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**mathxyz****Member**- From: Brooklyn, NY
- Registered: 2024-02-24
- Posts: 1,053

You have 1000 feet of flexible pool siding and wish to construct a swimming pool. Experiment with rectangularshaped pools with perimeters of 1000 feet. How do their areas vary? What is the shape of the rectangle with the largest area? Now compute the area enclosed by a circular pool with a perimeter (circumference) of 1000 feet. What would be your choice of shape for the pool? If rectangular, what is your preference for dimensions? Justify your choice. If your only consideration is to have a pool that encloses the most area, what shape should you use?

You say?

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**Bob****Administrator**- Registered: 2010-06-20
- Posts: 10,465

THis question is quite open ended with no fixed answer. With a rectangular pool you could have

eg 400 by 100

300 by 200

250 by 250

etc. Compare areas.

Algebraically We have 2(L + W) = 1000 and Area = A = LW. If you make W the subject of the first and substitute into the second you'll end up with a quadratic in L for the area. You might consider what L gives the maximum A.

But such a pool might not be best for other reasons. Could you get a good L for Olympic events? The pool I learnt to swim in had a much smaller width than length. So I could first challenge myself to do widths; then work up to lengths later.

If the pool is to be circular then you can use C = 2.pi.r to find r and hence calculate the area. Is it bigger than your best area rectangle?

Does a circle make a good pool?

Bob

Children are not defined by school ...........The Fonz

You cannot teach a man anything; you can only help him find it within himself..........Galileo Galilei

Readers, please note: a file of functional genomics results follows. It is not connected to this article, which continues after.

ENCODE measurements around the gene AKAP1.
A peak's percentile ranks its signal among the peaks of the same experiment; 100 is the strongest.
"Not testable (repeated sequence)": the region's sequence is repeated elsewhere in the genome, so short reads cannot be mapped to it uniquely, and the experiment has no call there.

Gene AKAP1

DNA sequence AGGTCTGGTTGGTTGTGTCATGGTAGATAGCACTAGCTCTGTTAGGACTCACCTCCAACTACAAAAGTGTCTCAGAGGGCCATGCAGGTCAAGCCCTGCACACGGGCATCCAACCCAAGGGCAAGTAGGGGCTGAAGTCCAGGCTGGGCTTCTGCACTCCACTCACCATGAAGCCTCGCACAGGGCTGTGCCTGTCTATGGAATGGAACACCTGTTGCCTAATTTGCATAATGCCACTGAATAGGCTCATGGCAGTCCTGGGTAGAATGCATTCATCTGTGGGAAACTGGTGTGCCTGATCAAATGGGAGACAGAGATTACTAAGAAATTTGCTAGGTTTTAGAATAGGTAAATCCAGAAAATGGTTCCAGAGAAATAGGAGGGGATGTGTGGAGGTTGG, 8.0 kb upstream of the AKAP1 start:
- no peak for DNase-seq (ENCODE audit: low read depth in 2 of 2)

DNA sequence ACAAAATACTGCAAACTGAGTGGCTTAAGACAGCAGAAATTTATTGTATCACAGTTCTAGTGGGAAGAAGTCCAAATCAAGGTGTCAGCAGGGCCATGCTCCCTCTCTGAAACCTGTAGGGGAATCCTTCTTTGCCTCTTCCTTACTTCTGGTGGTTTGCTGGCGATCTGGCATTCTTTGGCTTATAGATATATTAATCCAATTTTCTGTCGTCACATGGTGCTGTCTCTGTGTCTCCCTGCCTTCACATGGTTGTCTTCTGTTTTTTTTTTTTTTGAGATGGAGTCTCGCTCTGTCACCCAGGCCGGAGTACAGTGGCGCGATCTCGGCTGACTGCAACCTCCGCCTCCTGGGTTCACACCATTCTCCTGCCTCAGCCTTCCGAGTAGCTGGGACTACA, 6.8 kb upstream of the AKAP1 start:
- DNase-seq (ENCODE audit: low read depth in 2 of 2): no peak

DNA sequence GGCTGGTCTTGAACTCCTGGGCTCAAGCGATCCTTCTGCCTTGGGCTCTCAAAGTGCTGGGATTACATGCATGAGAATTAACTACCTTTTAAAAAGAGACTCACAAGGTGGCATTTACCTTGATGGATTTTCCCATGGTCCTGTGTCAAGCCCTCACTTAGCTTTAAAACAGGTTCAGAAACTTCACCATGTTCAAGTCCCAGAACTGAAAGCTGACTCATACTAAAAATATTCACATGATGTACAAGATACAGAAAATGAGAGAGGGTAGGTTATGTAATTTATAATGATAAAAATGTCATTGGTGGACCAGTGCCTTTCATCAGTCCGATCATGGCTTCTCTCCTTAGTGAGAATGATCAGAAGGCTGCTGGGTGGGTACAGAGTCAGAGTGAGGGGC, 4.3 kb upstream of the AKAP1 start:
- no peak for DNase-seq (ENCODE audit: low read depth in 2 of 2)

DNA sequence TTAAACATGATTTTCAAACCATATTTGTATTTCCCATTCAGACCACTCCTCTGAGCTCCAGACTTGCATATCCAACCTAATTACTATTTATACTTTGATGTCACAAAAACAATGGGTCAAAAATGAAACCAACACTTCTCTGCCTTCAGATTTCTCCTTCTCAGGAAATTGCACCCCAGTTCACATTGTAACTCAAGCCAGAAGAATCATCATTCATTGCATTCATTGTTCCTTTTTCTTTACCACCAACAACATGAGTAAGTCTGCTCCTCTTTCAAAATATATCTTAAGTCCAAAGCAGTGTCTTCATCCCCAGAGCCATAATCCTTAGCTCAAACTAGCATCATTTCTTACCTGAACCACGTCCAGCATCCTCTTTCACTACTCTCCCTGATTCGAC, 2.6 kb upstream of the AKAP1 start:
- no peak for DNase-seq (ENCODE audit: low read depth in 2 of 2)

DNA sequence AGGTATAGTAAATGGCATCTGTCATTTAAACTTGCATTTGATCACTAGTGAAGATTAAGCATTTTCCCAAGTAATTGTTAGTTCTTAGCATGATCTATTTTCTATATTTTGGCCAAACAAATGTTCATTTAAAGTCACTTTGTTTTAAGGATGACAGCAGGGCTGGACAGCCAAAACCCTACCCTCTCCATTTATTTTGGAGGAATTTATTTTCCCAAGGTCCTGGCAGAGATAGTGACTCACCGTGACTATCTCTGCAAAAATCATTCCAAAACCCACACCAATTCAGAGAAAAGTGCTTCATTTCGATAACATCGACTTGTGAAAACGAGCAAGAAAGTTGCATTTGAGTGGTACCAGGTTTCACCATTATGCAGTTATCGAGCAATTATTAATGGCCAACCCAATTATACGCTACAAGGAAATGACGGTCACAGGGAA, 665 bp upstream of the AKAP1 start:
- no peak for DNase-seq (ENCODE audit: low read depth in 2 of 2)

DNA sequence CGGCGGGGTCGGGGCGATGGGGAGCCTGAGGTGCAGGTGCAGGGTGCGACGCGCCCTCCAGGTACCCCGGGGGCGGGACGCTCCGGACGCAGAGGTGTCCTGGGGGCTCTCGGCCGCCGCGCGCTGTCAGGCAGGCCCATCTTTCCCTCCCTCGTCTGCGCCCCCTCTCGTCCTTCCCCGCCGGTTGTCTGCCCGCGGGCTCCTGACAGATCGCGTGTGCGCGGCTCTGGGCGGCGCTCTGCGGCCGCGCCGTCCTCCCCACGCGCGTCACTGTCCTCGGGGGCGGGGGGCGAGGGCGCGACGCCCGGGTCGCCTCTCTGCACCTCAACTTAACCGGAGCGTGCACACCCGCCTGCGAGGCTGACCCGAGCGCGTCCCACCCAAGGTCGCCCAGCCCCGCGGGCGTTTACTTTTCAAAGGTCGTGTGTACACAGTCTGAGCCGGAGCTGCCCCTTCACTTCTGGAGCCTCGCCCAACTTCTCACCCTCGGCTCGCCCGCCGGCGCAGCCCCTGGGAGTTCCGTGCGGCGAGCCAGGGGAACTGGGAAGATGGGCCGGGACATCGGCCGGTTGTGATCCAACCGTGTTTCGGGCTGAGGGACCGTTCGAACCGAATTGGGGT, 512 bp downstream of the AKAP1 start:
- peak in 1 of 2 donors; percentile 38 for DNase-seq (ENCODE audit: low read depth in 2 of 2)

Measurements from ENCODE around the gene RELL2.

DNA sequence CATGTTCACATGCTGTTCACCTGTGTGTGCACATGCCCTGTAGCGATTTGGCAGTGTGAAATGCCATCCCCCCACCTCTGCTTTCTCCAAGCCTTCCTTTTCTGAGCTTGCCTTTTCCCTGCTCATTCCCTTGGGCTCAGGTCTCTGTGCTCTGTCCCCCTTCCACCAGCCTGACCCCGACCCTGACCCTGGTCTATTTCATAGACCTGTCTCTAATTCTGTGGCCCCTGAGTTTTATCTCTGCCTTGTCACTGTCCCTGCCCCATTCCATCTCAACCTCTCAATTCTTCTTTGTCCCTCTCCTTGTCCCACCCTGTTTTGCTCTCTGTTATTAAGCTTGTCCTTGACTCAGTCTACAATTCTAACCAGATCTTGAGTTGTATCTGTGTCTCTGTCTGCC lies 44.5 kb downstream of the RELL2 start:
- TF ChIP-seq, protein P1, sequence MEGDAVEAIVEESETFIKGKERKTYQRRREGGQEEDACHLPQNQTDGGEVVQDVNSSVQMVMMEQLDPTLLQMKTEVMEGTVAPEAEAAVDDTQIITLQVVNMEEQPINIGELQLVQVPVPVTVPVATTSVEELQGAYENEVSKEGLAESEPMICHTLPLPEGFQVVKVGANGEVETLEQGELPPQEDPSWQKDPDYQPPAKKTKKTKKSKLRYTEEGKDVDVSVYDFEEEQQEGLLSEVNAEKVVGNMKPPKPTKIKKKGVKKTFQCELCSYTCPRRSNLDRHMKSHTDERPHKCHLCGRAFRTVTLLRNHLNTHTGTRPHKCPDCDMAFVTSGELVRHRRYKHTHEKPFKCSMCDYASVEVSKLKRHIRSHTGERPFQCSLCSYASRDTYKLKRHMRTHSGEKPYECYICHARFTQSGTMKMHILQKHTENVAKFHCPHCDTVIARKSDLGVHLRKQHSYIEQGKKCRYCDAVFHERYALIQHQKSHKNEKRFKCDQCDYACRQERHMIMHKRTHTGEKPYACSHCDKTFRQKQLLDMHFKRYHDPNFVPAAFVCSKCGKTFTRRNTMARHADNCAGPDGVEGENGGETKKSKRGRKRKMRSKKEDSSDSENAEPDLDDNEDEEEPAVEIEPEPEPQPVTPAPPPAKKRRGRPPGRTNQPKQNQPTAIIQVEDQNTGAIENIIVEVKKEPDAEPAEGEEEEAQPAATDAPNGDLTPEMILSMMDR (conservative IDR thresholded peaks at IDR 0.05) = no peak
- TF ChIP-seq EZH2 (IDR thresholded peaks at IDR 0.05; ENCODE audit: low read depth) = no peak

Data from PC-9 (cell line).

Sometimes I deliberately make mistakes, just to test you! …………….Bob

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**mathxyz****Member**- From: Brooklyn, NY
- Registered: 2024-02-24
- Posts: 1,053

Bob wrote:

THis question is quite open ended with no fixed answer. With a rectangular pool you could have

eg 400 by 100

300 by 200

250 by 250etc. Compare areas.

Algebraically We have 2(L + W) = 1000 and Area = A = LW. If you make W the subject of the first and substitute into the second you'll end up with a quadratic in L for the area. You might consider what L gives the maximum A.

But such a pool might not be best for other reasons. Could you get a good L for Olympic events? The pool I learnt to swim in had a much smaller width than length. So I could first challenge myself to do widths; then work up to lengths later.

If the pool is to be circular then you can use C = 2.pi.r to find r and hence calculate the area. Is it bigger than your best area rectangle?

Does a circle make a good pool?

Bob

1. You are right. There are no fixed answers.

2. Circular swimming pools are just as nice as rectangular pools but it all depends on the diameter of the pool.

3. I once visited Roberto Clemente Swimming Pool in the Bronx, NY. They had a circular diving pool 12 feet deep with a diameter of maybe 20 feet. I didn't like it. A good diameter for a circular pool is 35 or more feet.

4. I will go through this problem again and return here with my own conclusion.

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